Did you know that Paste owns the world’s largest collection of live music recordings? It’s true! And what’s even crazier, it’s all free—hundreds of thousands of exclusive songs, concerts and videos that you can listen to and watch right here at Paste.com, from Muddy Waters to The Rolling Stones to R.E.M. to LCD Soundsystem. Every day, we’ll dig through the archive to find the coolest recording we have from that date in history. Enjoy!
Forty-seven years ago today, on July 10, 1970, some of history’s great jazz and blues heroes gathered at George Wein’s Newport Jazz Festival to say Happy 70th Birthday to the grandaddy of jazz himself, Louis Armstrong. (Never mind that, years later, it would emerge that Armstrong had been born in 1901, not 1900 as he always claimed, making him 69 in 1970.)
Trumpeters Dizzy Gillespie, Bobby Hackett, Ray Nance, Wild Bill Davison and Jimmy Owens were among the guests for the show, which Paste has preserved in the vault with some amazing video clips. Also on hand were The Preservation Hall Jazz Band, The Eureka Brass Band and The New Orleans Classic Ragtime Orchestra, all of which performed the New Orleans brass-band music of Armstrong’s upbringing. And of course, Armstrong himself was there.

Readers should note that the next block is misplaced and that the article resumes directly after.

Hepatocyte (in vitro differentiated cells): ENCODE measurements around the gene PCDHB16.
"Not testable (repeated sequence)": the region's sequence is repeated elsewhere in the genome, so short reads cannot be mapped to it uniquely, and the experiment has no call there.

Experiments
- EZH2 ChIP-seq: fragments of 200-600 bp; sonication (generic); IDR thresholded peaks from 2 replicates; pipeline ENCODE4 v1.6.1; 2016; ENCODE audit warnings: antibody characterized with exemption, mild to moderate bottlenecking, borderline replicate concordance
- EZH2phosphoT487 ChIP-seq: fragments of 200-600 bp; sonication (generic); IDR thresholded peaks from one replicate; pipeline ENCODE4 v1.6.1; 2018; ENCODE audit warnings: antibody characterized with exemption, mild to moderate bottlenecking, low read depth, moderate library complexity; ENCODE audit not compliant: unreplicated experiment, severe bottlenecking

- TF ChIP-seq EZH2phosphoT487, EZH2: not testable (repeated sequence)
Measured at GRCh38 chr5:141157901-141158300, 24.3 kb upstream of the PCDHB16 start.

First, watch this video of Dizzy Gillespie playfully playing the jazz standard “I’m Confessin’,” which Armstrong first made famous in 1930. “If it wasn’t for him,” Gillespie tells the crowd, “there wouldn’t be any of us.”
Armstrong, looking frail but with that trademark ear-to-ear grin affixed to his face throughout, also joins blues legend Mahalia Jackson after her exquisite performance of “Just a Closer Walk With Thee” for a raucous duet on “When the Saints Go Marching In.” Says Satchmo, “What an evening, folks!”
Finally, let’s watch Armstrong take the stage for himself and soak in the Newport adulation as he performs three classics: “Pennies From Heaven,” “Blueberry Hill” and “When It’s Sleepy Time Down South.” “Blueberry Hill” is below. Search the others here at Paste.com.
Sadly, as it turned out, this would be Armstrong’s last birthday bash. He died not quite a year later, on July 6, 1971, at his home in Queens, New York.